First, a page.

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May 6th, 2012
07:23 AM ET

Letters to the President #1203: 'The scream'

Reporter's Note: Each day I write a letter to President Obama. As you can see, this has now gone on for more than 1200 days. I’m not sure who might want to scream more at this point. Ha!.

Dear Mr. President,

Strange to say, but I was depressed to hear that one of the original versions of Edvard Munch’s painting The Scream sold for $120,000,000 this past week; the most ever for a piece of art at auction.

This troubles me, because I really love art, and when it sells for that much money I start feeling as if it has become something else entirely; as if the market has transformed it from an expression of imagination, talent, and technique, into…well, just a product. Not to be nasty about it, but sort of like what’s happened to Bruce Springsteen.

I’ll grant that art can be many different things to many different people. Warhol famously played around with the ideas of art as a product and a reflection of our consumer driven culture. Fair enough. But I think it is different when an artist commits him or herself to an expression of something else and time turns that commitment into mere dollars and cents.

Maybe I’m crazy or old fashioned, but art means more to me than that. I think art that speaks to our souls, awakens our minds, and raises our dreams is truly beyond any price tag. And when anyone shows up to buy that, and take it into the private recesses of their estate, I can’t help but feel sad.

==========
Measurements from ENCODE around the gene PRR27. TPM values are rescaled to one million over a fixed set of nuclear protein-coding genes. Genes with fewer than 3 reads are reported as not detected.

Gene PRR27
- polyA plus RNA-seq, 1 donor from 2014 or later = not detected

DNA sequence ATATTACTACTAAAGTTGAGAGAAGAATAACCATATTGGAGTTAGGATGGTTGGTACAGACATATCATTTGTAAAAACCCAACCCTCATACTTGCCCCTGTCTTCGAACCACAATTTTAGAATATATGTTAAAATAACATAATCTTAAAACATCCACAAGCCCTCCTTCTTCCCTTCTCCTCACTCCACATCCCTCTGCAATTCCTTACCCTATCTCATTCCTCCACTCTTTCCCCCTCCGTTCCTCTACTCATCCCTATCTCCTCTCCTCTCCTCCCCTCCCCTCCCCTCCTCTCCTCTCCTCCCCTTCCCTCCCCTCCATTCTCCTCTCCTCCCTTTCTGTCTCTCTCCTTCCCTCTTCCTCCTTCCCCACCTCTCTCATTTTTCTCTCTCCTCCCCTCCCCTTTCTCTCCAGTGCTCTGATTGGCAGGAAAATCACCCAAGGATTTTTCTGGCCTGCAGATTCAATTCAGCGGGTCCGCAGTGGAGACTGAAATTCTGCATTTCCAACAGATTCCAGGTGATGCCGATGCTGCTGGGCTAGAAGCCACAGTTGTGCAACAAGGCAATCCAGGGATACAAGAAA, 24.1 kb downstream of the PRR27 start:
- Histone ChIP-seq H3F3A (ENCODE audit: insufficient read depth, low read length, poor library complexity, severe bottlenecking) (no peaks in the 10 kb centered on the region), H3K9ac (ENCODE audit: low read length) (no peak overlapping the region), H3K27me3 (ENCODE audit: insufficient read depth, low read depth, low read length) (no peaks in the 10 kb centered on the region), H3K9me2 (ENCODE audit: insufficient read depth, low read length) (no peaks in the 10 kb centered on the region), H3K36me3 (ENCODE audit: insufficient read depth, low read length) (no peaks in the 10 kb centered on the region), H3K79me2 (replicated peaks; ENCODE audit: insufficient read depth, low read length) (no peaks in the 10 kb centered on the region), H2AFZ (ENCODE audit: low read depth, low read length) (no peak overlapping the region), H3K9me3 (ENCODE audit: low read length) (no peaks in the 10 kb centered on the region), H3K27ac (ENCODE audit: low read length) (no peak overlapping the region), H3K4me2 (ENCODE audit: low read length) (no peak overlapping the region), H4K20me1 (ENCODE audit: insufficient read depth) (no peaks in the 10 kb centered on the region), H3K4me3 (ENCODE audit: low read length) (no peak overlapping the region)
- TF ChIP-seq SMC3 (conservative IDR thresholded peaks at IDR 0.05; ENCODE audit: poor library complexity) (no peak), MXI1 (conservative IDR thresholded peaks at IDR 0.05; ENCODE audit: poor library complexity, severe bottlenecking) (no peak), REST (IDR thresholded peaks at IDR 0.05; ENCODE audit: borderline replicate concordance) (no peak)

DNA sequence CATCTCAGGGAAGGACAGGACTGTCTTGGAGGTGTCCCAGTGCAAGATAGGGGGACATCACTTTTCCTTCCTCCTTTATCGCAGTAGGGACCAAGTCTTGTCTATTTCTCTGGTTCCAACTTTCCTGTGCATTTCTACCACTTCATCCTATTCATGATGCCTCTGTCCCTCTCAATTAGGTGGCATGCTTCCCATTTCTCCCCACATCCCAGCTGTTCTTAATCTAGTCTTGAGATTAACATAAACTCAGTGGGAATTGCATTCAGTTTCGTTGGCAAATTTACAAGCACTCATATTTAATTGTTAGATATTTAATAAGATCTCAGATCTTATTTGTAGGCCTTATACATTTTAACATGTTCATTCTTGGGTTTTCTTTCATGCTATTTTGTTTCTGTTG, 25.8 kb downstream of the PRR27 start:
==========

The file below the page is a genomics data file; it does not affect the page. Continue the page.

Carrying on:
I’m not against art being sold. Of course, it should be. I have bought many paintings, and I encourage friends and colleagues to do the same. Bringing art into your home is a great and wonderful thing; it rewards the efforts and encourages the talents of artists, and it expands your own personal world.

But as much as I love the pieces I have purchased, I have not robbed the planet of a piece that is considered so critical, so valuable, so impactful, that it would fetch a price tag of $120,000,000. You see my point? The very fact that this painting went for so much suggests it is more of a national, or world, treasure beyond personal ownership.

I am sure we could get a fortune for the Lincoln Memorial, or the rights to the Grand Canyon, or Mt. Rushmore. But we don’t allow them to be sold, because they rightfully belong to the family of man. And when great art is taken from us…into the personal recesses of the uber-wealthy…I bear them no grudge, but it makes me want to scream.

Regards,
Tom

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